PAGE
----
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Persistent depressive symptoms, HPA-axis hyperactivity, and inflammation: the role of cognitive-affective and somatic symptoms

Iob, E; Kirschbaum, C; Steptoe, A; (2019) Persistent depressive symptoms, HPA-axis hyperactivity, and inflammation: the role of cognitive-affective and somatic symptoms. Molecular Psychiatry 10.1038/s41380-019-0501-6. (In press). Green open access

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Abstract

Hypothalamic-pituitary-adrenal (HPA)-axis hyperactivity and inflammation are thought to be prominent in the aetiology of depression. Although meta-analyses have confirmed this relationship, there is considerable variability in the effect sizes across studies. This could be attributed to a differential role of such biological systems in somatic versus cognitive-affective depressive symptoms which remains largely unexplored. Furthermore, most longitudinal research to date has focused on transient rather than persistent depressive symptoms. In the current study, we investigated the associations of hair cortisol and plasma C-reactive protein (CRP) with the longitudinal persistence and dimensions (cognitive-affective versus somatic) of depressive symptoms over a 14-year period using Trait‐State‐Occasion (TSO) structural equation modelling. The data came from a large sample of older adults from the English Longitudinal Study of Ageing. Depressive symptoms were assessed from wave 1 (2002–03) to wave 8 (2016–17). Hair cortisol (N = 4761) and plasma CRP (N = 5784) were measured in wave 6 (2012–13). Covariates included demographic, socioeconomic, lifestyle, chronic disease, and medication data. Our results revealed that higher cortisol and CRP levels were significantly associated with persistent depressive symptoms across the study period. Notably, both biomarkers exhibited stronger relationships with somatic than with cognitive-affective symptoms. The associations with somatic symptoms were also independent of relevant confounding factors. In contrast, their associations with cognitive-affective symptoms were weak after adjustment for all covariates. These distinct associations reveal the importance of considering symptom-specific effects in future studies on pathophysiological mechanisms. Ultimately, this will have the potential to advance the search for biomarkers of depression and facilitate more targeted treatments.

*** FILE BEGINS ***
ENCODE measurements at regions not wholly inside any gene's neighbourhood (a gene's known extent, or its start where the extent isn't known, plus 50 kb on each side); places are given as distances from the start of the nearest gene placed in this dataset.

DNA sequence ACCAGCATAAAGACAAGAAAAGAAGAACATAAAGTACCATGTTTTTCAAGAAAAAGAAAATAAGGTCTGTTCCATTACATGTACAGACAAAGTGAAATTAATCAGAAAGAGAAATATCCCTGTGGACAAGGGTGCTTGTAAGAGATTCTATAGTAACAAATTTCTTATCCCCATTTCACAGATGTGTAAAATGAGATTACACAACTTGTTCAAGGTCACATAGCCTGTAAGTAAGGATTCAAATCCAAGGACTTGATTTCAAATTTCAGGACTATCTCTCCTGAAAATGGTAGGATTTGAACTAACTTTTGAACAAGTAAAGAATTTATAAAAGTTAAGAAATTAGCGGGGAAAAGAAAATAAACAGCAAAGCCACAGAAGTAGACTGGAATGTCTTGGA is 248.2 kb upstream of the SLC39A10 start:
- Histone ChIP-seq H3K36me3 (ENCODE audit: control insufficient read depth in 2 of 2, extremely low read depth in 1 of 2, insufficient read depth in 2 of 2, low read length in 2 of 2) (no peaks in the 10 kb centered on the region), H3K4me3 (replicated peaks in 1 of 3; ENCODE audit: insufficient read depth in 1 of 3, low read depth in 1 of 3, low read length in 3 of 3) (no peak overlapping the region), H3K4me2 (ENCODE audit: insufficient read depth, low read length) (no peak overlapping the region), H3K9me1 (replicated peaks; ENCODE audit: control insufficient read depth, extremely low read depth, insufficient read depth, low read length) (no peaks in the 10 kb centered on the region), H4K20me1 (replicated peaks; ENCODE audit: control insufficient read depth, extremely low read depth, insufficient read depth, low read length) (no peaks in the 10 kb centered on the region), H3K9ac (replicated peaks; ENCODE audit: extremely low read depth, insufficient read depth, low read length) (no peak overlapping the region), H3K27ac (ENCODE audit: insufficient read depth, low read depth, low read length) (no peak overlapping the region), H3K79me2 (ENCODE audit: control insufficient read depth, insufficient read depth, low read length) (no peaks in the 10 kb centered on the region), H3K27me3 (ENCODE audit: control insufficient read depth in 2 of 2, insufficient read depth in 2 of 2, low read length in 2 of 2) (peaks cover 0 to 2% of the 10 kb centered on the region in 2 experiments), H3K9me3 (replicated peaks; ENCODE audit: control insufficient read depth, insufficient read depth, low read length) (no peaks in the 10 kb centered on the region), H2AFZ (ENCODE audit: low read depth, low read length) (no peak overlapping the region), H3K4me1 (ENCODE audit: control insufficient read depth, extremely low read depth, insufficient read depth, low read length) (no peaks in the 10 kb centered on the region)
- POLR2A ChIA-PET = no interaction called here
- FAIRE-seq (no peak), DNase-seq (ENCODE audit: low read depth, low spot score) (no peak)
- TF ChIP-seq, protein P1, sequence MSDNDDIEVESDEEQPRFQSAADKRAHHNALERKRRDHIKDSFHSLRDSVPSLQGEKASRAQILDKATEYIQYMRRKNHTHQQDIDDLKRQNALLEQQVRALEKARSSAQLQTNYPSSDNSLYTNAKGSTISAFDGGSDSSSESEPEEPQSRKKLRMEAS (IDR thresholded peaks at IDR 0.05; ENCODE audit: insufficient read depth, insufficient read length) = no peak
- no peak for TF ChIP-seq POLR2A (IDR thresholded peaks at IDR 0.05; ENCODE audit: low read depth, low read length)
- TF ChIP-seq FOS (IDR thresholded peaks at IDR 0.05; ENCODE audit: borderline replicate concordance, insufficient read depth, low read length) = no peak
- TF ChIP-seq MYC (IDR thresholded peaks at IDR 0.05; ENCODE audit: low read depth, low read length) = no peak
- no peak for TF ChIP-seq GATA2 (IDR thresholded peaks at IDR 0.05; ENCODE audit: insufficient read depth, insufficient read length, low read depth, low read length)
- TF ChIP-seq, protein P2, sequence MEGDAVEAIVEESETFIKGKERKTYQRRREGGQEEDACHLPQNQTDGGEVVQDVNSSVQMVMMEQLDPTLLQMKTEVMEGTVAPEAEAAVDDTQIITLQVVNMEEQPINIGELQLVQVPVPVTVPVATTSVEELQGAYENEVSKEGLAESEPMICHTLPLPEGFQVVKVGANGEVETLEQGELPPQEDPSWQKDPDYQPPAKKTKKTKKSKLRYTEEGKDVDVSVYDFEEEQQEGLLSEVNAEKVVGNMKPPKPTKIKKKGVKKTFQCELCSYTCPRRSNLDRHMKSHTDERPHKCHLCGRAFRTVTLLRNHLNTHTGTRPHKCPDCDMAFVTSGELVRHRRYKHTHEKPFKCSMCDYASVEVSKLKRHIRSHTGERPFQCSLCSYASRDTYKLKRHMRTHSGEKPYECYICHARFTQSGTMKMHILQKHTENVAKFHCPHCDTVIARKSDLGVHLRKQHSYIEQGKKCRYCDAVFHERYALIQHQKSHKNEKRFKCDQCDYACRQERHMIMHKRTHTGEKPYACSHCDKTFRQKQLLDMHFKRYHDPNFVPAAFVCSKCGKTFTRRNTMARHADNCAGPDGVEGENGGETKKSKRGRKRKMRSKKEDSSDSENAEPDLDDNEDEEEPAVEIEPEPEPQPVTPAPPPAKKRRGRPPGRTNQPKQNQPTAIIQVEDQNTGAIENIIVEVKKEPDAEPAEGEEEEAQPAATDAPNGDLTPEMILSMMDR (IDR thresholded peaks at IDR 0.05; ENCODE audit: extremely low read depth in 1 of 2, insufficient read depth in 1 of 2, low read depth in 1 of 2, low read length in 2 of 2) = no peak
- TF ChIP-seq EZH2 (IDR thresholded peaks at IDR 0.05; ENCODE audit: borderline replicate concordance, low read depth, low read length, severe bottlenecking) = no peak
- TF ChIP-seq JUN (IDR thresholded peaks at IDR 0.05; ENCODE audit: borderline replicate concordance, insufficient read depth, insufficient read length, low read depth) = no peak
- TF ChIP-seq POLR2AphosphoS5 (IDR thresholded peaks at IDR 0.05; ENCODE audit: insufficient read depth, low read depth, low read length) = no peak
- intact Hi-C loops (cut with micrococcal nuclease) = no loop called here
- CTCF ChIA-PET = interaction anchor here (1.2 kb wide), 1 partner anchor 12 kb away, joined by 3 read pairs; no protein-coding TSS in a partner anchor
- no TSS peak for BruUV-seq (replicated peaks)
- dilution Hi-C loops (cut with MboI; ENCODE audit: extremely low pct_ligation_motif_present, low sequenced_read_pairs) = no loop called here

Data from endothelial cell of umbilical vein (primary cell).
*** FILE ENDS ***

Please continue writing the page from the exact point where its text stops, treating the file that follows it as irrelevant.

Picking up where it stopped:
Type: Article
Title: Persistent depressive symptoms, HPA-axis hyperactivity, and inflammation: the role of cognitive-affective and somatic symptoms
Location: England
Open access status: An open access version is available from UCL Discovery
DOI: 10.1038/s41380-019-0501-6
Publisher version: https://doi.org/10.1038/s41380-019-0501-6
Language: English
Additional information: This article is licensed under a Creative Commons Attribution 4.0 International License, which permits use, sharing, adaptation, distribution and reproduction in any medium or format, as long as you give appropriate credit to the original author(s) and the source, provide a link to the Creative Commons license, and indicate if changes were made. The images or other third party material in this article are included in the article’s Creative Commons license, unless indicated otherwise in a credit line to the material. If material is not included in the article’s Creative Commons license and your intended use is not permitted by statutory regulation or exceeds the permitted use, you will need to obtain permission directly from the copyright holder. To view a copy of this license, visit http://creativecommons.org/licenses/by/4.0/.
UCL classification: UCL
UCL > Provost and Vice Provost Offices > School of Life and Medical Sciences
UCL > Provost and Vice Provost Offices > School of Life and Medical Sciences > Faculty of Population Health Sciences > Institute of Epidemiology and Health
UCL > Provost and Vice Provost Offices > School of Life and Medical Sciences > Faculty of Population Health Sciences > Institute of Epidemiology and Health > Behavioural Science and Health
UCL > Provost and Vice Provost Offices > UCL SLASH
UCL > Provost and Vice Provost Offices > UCL SLASH > Faculty of S&HS
URI: https://discovery.ucl.ac.uk/id/eprint/10080629
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